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Gianfranco Zaccai: Taking Innovation to the Next Level

Continuum founder Gianfranco Zaccai in his Newton office.

Continuum founder Gianfranco Zaccai in his Newton office.

“Please, don’t call it just a design firm,” says Continuum founder Gianfranco Zaccai as we walk through open space offices, labs and workshops for prototype making, peppered with sleek displays showcasing never-seen-before products complete with an explanation of what they are. “They all do, you all do… journalists usually have a hard time grasping what we are really up to here.”

Yes, the fact that the 200 employee-strong firm Zaccai created from scratch in his Boston apartment 30 years ago was called “Design Continuum” until a few years ago can be misleading. And when I find out that among the misled are The New York Times, CNN and the Italian national daily “La Repubblica” I feel a little better.

Yet, this 67 year old, tall, energetic and optimistic entrepreneur has a point: his brainchild does much more than making stuff look good and work better. A modern groundbreaker in product and service innovation, its list of customers range from Procter and Gamble to Philips, from Gillette to Samsung — basically matching the S&P 500 list of world’s manufacturers.

“What we are about – and always have been – is innovation,” explains Zaccai. “Every product, every system, every service… everything has room for improvement. No matter how complex or how simple. You see, products and services are created considering only some aspects of the total experience. We try to think about all aspects, specifically from a human perspective, considering all the people who have to interact with a product or a service: customers, people who deal with them, and ultimately the company that needs to produce it, which, at the end of the day, are the ones who pay us.

“Some companies do it, to an extent, but very often, companies have their own preconceptions and have internal reasons for not changing. And if they do look, they may not necessarily see what we see: they do a lot of focus groups, but focus groups don’t say much that is useful for innovation. You can’t just ask people what they want: you need to do your own detective work.”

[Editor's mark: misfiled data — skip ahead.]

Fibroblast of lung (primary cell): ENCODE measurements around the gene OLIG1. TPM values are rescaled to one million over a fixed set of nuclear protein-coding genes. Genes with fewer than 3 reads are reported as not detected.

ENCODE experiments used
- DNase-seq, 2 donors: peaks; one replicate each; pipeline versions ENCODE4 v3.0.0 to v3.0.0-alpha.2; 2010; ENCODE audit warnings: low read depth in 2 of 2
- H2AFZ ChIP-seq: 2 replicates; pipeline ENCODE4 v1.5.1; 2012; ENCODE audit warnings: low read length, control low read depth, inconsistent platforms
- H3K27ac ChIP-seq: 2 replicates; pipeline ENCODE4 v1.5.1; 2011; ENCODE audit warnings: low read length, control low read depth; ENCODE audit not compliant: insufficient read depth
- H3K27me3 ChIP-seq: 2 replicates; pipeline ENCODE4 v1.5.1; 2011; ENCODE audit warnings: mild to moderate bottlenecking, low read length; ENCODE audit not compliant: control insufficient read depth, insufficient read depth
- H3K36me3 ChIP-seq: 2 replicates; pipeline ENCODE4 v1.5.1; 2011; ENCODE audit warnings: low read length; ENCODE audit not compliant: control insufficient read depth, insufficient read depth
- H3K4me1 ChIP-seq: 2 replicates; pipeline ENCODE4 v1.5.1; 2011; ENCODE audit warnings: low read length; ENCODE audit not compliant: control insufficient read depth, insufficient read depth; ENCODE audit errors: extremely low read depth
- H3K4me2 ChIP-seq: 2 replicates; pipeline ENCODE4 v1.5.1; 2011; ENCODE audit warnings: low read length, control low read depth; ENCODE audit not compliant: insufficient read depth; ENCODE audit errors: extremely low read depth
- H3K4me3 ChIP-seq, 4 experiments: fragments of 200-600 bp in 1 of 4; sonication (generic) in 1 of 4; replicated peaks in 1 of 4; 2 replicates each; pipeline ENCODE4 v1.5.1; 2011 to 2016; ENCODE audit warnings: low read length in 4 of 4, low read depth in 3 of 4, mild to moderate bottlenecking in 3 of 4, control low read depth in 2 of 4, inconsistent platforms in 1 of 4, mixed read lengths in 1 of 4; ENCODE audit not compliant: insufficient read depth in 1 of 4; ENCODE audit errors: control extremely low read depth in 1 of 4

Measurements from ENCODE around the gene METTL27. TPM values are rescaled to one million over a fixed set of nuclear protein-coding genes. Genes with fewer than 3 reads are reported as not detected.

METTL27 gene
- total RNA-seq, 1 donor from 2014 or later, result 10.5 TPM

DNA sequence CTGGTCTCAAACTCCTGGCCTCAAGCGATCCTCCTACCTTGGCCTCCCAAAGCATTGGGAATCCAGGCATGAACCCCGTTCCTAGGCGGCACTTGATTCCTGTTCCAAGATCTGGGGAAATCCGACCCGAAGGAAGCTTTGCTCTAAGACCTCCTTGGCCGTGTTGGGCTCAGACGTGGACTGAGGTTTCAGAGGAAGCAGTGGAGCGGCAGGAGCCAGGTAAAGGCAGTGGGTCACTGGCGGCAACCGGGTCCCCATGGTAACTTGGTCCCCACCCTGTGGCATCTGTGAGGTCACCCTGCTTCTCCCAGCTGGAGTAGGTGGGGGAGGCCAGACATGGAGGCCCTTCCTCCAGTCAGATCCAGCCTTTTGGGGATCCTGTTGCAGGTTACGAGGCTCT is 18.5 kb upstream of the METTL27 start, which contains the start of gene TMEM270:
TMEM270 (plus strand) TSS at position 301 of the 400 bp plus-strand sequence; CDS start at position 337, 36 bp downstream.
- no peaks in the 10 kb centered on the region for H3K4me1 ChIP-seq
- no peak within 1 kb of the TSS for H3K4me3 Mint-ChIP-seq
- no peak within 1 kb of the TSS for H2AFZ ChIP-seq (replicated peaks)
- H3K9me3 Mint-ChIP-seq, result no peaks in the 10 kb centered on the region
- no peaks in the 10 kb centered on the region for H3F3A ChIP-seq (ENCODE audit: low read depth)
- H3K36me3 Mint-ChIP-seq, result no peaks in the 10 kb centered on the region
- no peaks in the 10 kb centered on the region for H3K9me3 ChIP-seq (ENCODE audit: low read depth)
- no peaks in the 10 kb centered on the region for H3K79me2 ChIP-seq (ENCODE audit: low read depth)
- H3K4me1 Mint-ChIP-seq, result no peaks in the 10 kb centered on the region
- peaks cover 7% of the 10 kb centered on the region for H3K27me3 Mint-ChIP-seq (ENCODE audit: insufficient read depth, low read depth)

In this sense, the Newton building where Continuum’s headquarters are located (as unassuming from the outside as it is stylish once you enter the door) is a showcase of success stories in the form of products, carefully choreographed across a giant wall full of pictures of customers as well as common folks – allegedly the final users of Continuum’s creations.

The range of devices and objects is indeed impressive and truly runs the gamut of human activity: the mop with reusable pads, developed by observing people cleaning their house; the tetra-pack packaging for power drinks, designed after a worldwide study on how people drink from containers; the wearable, minuscule insulin dispenser for diabetic children produced after considering not only the dangers and the discomfort of the classic insulin pump but also the embarrassment of carrying it around; the portable kit for AIDS detection – a golden tool in certain areas of the world where traveling to a hospital is often a complicated ordeal; the “self-cleaning” bathroom; the modular hospital room with parts not linked to one another so that they can be replaced individually as technology advances… just to mention a few.

Of course, the place is also full of other gizmos and future successful products – they hope – being developed. For obvious reasons, these are top secret. Among them are even things that might be used by the military, however, Zaccai cares to explain, the company does not do weapons, or devices aimed to directly harm people.

Yet, the biggest success story in the building is, well, Zaccai himself.

Gianfranco Zaccai

Gianfranco Zaccai